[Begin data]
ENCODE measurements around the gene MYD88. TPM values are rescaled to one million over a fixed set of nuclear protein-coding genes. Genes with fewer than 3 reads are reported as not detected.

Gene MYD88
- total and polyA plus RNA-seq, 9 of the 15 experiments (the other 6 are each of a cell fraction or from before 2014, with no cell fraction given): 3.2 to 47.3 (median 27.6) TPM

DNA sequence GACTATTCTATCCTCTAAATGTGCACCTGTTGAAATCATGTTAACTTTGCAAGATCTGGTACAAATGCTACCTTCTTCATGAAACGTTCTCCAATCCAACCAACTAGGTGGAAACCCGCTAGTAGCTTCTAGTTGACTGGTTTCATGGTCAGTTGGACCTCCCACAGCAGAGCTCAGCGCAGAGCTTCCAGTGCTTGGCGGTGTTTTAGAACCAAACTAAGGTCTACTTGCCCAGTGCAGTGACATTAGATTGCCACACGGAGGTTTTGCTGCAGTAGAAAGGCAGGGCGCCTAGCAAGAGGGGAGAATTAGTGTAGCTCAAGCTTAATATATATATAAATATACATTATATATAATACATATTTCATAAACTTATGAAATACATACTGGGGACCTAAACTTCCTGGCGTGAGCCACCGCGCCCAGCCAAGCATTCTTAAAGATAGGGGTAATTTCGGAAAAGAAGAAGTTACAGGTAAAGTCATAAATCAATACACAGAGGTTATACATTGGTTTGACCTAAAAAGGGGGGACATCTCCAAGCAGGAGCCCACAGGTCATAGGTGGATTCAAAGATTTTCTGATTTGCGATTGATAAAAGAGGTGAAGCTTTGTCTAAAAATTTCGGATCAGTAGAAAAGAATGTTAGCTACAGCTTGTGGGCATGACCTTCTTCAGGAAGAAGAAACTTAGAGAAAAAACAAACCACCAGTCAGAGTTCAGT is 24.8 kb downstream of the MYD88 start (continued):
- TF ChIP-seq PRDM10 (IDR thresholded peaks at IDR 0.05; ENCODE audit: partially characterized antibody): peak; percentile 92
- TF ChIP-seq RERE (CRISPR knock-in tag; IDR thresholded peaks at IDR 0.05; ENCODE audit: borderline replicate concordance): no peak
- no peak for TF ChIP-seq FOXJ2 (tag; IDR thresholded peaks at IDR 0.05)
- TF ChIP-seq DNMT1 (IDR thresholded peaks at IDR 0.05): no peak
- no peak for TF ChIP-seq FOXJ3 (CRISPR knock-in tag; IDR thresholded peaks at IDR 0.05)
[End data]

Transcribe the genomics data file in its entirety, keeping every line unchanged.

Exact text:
ENCODE measurements around the gene MYD88. TPM values are rescaled to one million over a fixed set of nuclear protein-coding genes. Genes with fewer than 3 reads are reported as not detected.

Gene MYD88
- total and polyA plus RNA-seq, 9 of the 15 experiments (the other 6 are each of a cell fraction or from before 2014, with no cell fraction given): 3.2 to 47.3 (median 27.6) TPM

DNA sequence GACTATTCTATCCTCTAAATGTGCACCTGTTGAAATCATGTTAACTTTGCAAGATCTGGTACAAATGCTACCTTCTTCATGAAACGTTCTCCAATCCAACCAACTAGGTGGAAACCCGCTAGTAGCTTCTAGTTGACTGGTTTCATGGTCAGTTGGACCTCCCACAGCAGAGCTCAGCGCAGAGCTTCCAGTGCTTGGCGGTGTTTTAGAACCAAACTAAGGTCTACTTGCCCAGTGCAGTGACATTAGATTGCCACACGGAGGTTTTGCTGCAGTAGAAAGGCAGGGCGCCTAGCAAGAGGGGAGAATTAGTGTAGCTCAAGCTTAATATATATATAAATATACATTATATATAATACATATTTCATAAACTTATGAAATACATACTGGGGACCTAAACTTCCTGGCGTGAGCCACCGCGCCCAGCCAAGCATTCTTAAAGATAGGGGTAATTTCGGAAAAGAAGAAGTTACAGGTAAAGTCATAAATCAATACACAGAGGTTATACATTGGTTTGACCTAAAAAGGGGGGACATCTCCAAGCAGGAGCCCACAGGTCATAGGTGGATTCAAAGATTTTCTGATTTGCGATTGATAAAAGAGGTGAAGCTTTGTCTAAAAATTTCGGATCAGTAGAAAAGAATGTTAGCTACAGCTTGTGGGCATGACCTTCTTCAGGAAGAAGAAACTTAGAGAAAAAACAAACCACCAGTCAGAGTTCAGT is 24.8 kb downstream of the MYD88 start (continued):
- TF ChIP-seq PRDM10 (IDR thresholded peaks at IDR 0.05; ENCODE audit: partially characterized antibody): peak; percentile 92
- TF ChIP-seq RERE (CRISPR knock-in tag; IDR thresholded peaks at IDR 0.05; ENCODE audit: borderline replicate concordance): no peak
- no peak for TF ChIP-seq FOXJ2 (tag; IDR thresholded peaks at IDR 0.05)
- TF ChIP-seq DNMT1 (IDR thresholded peaks at IDR 0.05): no peak
- no peak for TF ChIP-seq FOXJ3 (CRISPR knock-in tag; IDR thresholded peaks at IDR 0.05)